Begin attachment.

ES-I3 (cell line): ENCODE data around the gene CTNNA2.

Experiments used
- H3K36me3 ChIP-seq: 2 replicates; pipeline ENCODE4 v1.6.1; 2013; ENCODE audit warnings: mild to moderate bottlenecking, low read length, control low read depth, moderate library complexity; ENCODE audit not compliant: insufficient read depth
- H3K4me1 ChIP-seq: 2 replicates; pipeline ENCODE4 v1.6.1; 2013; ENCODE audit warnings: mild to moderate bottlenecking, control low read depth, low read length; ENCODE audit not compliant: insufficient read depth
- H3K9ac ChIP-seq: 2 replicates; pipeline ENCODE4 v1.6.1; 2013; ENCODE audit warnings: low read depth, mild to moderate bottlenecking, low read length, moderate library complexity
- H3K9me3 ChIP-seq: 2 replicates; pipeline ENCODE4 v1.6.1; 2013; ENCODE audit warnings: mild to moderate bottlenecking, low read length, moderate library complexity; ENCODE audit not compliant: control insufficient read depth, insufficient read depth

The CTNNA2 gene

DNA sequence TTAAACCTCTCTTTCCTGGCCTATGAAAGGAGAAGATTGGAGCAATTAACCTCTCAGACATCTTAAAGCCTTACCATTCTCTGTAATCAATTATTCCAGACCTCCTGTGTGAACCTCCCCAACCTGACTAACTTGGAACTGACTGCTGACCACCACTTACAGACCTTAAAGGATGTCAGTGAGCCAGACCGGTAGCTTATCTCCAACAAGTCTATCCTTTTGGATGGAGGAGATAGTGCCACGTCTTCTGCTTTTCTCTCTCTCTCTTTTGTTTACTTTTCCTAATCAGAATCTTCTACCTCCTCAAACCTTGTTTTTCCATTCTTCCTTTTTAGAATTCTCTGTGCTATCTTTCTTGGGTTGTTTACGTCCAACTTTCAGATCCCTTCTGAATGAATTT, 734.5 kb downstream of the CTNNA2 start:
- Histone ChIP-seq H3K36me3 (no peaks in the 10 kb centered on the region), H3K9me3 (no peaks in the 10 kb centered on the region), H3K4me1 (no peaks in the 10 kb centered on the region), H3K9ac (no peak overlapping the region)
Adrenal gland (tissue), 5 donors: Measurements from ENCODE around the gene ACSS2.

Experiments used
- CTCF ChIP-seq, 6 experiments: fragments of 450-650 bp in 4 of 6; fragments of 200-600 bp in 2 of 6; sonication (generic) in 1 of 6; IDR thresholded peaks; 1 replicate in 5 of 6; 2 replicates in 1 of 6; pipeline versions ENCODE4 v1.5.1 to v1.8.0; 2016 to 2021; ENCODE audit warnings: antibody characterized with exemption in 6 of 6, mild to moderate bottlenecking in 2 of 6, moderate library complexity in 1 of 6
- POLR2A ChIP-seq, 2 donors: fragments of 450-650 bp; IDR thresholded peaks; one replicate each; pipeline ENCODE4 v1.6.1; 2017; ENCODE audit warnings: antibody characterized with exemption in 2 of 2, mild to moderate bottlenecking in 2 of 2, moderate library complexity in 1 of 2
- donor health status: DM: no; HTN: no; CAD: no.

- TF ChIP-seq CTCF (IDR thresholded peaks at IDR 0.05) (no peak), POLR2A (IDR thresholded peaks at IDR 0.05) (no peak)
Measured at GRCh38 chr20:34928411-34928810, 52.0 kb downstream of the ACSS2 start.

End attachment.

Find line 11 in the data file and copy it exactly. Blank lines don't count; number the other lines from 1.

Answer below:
Experiments used